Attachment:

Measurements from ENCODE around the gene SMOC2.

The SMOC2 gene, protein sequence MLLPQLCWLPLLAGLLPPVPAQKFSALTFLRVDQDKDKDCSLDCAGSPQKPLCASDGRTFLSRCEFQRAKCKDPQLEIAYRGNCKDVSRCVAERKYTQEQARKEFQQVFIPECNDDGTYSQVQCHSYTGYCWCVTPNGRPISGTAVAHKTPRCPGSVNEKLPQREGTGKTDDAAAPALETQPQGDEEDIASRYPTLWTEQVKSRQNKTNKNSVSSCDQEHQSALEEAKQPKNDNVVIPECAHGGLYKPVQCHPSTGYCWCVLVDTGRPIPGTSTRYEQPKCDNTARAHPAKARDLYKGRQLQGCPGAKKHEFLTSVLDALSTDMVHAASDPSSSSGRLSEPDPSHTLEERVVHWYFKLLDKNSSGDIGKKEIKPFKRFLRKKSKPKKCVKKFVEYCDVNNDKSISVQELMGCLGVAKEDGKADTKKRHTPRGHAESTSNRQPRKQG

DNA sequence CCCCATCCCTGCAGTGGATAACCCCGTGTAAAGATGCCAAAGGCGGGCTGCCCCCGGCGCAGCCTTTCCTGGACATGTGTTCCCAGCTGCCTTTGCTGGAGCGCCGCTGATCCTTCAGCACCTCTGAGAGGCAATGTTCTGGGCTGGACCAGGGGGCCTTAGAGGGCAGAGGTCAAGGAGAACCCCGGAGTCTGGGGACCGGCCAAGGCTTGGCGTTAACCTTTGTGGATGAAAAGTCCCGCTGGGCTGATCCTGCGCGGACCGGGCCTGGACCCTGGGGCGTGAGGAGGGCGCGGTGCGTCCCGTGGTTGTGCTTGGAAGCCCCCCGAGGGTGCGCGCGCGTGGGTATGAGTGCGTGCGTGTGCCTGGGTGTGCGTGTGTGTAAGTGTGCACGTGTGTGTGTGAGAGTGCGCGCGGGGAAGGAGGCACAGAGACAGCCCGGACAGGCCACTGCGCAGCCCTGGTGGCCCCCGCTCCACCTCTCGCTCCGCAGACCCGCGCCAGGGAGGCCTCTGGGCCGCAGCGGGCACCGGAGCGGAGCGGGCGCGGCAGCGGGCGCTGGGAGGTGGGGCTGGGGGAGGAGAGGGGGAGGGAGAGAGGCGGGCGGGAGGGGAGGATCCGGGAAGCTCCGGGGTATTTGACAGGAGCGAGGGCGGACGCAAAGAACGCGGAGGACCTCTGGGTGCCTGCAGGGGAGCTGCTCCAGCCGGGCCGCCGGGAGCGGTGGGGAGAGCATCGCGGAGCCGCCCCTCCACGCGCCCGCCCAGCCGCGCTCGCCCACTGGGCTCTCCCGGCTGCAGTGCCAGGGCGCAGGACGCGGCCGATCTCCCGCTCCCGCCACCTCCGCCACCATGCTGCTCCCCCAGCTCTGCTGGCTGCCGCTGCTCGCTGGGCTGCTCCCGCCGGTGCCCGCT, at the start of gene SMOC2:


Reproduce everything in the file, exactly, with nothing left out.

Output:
Measurements from ENCODE around the gene SMOC2.

The SMOC2 gene, protein sequence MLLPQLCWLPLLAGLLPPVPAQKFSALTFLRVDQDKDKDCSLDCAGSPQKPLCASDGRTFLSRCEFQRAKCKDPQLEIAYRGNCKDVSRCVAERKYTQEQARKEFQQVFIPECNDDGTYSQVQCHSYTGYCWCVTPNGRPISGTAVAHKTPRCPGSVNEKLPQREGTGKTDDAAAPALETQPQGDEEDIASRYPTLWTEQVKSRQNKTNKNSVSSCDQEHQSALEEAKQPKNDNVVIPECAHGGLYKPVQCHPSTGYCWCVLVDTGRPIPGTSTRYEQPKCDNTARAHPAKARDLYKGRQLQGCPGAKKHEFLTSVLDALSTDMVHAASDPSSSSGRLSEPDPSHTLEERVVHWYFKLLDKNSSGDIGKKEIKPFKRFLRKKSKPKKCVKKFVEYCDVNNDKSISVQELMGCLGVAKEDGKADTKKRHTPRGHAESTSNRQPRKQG

DNA sequence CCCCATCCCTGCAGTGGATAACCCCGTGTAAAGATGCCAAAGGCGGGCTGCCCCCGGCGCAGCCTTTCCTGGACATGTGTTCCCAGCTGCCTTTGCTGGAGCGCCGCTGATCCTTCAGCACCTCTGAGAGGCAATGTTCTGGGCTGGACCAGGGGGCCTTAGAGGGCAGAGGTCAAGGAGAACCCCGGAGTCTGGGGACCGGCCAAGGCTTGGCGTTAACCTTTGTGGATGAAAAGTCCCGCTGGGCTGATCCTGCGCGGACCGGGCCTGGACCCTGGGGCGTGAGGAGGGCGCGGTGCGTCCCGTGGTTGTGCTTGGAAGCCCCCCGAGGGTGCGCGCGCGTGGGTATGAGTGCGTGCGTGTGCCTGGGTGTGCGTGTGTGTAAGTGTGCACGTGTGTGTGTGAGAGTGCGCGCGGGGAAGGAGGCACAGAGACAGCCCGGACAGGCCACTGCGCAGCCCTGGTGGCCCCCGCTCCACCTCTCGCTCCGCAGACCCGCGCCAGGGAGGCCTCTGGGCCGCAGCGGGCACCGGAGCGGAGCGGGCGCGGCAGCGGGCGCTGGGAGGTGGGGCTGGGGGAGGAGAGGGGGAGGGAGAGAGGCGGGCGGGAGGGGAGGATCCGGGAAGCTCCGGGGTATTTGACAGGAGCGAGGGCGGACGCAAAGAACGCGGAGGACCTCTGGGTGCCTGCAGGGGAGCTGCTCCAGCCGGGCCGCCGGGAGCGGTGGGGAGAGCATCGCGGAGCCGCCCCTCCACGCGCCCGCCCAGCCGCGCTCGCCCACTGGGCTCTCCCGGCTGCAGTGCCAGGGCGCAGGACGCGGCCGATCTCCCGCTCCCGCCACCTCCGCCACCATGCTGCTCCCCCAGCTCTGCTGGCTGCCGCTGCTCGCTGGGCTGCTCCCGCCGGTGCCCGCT, at the start of gene SMOC2: